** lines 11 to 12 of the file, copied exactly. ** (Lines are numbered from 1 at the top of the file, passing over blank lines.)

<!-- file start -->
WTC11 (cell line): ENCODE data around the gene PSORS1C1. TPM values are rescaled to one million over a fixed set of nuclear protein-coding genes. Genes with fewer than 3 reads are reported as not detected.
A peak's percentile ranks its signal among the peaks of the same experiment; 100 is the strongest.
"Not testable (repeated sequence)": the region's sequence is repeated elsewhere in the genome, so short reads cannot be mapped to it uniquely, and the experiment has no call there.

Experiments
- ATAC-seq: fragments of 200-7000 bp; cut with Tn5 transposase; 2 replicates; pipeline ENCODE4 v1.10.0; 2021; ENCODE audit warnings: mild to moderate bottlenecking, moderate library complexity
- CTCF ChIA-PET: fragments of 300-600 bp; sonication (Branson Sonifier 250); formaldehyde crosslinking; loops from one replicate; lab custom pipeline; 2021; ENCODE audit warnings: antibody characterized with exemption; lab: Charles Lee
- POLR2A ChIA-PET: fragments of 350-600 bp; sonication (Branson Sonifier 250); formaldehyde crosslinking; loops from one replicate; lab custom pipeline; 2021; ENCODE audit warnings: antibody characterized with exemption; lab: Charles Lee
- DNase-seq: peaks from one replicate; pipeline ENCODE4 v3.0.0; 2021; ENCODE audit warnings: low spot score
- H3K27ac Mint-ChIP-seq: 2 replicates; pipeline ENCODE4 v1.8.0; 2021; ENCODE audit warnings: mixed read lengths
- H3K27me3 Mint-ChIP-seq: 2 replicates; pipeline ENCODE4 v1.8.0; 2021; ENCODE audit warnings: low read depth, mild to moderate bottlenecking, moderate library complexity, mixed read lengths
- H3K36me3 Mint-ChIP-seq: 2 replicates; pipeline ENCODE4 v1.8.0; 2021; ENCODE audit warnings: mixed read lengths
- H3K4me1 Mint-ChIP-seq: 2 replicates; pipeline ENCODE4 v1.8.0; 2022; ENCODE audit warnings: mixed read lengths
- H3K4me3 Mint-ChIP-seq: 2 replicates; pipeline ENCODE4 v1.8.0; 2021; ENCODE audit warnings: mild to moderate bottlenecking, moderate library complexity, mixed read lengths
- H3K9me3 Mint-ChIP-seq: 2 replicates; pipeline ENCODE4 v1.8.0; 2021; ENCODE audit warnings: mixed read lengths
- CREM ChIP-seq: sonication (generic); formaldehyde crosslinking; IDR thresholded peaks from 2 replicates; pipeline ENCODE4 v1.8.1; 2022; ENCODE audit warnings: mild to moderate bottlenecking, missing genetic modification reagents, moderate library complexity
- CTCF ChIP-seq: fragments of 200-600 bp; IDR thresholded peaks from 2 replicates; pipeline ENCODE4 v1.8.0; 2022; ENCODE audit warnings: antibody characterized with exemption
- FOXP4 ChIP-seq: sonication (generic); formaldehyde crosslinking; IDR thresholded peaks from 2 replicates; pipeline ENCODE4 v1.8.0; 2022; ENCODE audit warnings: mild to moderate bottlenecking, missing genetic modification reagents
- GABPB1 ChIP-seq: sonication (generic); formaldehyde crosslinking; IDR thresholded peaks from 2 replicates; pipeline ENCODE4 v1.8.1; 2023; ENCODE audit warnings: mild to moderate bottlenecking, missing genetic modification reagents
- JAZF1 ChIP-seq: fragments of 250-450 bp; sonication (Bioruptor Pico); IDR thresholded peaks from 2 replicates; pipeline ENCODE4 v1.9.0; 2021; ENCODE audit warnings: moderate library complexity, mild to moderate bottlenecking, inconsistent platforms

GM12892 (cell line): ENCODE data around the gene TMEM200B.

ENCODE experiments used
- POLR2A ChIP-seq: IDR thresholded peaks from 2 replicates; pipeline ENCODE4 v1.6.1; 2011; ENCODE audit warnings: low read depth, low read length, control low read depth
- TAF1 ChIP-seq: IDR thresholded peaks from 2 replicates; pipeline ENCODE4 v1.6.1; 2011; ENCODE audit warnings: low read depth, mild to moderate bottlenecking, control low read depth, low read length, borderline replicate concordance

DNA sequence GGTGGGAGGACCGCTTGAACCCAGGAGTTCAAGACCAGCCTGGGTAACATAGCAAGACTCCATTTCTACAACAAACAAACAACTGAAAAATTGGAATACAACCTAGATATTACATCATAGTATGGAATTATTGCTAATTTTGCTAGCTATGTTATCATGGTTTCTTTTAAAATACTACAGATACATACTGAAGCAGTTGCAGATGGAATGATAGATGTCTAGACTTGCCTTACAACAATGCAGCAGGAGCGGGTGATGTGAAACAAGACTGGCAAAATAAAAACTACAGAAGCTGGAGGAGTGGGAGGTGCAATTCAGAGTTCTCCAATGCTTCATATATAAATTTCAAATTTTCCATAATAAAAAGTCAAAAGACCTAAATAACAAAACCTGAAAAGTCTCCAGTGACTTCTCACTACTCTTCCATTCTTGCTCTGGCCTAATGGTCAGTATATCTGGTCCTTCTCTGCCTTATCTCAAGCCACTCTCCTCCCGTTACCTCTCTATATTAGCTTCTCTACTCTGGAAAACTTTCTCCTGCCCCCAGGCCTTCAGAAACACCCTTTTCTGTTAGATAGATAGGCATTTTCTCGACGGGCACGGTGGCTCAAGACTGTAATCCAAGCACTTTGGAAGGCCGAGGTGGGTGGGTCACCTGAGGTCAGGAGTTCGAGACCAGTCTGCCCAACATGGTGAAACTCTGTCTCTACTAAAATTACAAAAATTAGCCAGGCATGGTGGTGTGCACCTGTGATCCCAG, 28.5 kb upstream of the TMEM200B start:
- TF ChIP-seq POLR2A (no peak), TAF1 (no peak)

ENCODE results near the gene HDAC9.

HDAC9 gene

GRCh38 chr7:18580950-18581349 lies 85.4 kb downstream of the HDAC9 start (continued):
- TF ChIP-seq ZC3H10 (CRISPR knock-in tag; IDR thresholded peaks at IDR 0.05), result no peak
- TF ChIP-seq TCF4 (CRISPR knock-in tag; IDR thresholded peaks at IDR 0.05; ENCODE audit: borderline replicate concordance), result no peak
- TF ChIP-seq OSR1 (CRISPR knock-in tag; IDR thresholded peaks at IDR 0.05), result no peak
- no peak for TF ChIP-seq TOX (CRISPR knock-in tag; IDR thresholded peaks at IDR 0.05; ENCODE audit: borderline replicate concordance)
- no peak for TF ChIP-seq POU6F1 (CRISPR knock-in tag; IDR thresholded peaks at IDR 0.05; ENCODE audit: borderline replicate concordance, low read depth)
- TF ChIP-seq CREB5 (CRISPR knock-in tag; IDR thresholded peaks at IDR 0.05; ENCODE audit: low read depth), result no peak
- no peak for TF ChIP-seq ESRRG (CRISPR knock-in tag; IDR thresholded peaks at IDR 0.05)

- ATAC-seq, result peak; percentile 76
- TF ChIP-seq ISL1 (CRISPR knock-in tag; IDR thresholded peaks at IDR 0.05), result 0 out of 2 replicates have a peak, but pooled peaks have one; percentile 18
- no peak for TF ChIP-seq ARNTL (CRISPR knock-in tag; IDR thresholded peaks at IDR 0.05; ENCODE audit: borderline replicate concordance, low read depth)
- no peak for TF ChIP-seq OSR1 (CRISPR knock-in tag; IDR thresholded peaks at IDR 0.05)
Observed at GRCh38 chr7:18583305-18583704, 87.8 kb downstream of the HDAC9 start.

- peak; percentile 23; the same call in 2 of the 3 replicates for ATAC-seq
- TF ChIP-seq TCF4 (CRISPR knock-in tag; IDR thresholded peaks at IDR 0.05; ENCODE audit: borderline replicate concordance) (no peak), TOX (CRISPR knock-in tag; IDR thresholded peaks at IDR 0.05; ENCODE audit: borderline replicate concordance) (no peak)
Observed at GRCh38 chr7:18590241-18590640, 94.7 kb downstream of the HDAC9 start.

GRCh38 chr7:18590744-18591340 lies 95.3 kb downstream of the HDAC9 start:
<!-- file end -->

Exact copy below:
- H3K36me3 Mint-ChIP-seq: 2 replicates; pipeline ENCODE4 v1.8.0; 2021; ENCODE audit warnings: mixed read lengths
- H3K4me1 Mint-ChIP-seq: 2 replicates; pipeline ENCODE4 v1.8.0; 2022; ENCODE audit warnings: mixed read lengths